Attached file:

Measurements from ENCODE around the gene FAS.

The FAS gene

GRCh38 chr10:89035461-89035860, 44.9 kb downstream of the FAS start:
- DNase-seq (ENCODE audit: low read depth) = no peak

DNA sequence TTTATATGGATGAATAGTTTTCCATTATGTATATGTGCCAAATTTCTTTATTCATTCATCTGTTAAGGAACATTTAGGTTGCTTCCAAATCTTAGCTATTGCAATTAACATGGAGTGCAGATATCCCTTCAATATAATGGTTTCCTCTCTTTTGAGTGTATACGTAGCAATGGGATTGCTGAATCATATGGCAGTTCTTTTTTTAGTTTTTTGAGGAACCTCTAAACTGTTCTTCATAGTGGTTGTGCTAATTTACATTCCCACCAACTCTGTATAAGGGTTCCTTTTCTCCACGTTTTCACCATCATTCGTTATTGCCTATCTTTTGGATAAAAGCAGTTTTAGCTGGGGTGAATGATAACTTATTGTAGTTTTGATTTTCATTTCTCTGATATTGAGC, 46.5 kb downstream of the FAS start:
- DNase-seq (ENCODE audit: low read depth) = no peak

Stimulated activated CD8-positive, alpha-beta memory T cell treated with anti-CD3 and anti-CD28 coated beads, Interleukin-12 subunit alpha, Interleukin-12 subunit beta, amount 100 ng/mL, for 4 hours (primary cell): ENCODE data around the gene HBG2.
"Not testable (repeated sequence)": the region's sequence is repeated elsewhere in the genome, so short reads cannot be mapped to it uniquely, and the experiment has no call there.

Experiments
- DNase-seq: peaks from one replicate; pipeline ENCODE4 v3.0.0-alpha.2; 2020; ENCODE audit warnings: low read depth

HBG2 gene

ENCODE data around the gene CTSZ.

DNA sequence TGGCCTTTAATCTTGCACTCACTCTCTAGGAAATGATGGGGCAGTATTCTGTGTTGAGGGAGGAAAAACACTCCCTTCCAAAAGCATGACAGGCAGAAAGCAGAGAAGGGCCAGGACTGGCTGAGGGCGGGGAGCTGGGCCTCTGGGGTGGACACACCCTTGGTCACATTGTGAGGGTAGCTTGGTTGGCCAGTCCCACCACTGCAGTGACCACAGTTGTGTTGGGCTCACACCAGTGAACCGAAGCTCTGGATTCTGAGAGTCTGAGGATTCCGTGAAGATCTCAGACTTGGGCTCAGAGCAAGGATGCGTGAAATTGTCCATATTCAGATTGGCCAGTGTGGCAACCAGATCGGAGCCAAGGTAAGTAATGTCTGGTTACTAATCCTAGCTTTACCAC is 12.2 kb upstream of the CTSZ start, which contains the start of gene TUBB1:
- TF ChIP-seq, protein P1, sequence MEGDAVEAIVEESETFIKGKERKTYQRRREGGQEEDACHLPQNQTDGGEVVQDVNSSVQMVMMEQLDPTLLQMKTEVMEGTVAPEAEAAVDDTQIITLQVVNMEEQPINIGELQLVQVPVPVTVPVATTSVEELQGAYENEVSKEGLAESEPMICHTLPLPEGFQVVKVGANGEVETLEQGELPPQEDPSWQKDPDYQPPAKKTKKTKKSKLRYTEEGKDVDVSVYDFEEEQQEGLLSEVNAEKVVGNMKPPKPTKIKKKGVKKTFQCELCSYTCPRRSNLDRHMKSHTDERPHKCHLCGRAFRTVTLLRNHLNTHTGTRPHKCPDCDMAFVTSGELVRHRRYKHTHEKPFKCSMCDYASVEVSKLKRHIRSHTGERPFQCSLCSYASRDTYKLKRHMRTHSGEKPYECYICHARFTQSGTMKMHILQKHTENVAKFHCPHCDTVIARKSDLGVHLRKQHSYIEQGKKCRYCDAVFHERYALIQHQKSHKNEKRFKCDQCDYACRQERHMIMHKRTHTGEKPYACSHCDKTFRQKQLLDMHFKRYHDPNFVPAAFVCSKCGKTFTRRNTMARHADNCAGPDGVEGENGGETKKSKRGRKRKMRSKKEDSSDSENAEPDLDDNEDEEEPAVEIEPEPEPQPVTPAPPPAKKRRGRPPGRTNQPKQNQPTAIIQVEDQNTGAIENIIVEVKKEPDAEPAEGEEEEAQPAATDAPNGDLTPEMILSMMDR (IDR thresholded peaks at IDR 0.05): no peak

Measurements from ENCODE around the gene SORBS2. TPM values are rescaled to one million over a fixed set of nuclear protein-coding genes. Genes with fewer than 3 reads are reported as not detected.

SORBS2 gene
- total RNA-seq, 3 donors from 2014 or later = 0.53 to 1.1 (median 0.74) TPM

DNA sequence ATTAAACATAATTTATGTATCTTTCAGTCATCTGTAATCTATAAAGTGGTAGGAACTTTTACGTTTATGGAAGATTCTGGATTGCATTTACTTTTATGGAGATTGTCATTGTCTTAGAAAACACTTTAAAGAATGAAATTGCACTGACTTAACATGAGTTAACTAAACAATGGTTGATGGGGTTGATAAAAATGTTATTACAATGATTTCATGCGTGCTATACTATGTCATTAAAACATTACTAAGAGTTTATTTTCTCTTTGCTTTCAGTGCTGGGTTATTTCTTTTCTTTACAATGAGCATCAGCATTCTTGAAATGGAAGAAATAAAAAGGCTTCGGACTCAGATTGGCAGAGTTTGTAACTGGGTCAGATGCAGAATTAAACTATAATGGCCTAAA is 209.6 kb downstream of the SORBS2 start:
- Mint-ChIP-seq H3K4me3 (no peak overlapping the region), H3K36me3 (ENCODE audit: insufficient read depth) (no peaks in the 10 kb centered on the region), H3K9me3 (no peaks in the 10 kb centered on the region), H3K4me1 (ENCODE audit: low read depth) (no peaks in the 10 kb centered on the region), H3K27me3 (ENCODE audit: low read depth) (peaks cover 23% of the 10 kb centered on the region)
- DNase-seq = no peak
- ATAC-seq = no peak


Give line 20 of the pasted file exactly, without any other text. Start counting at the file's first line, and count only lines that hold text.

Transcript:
- DNase-seq = no peak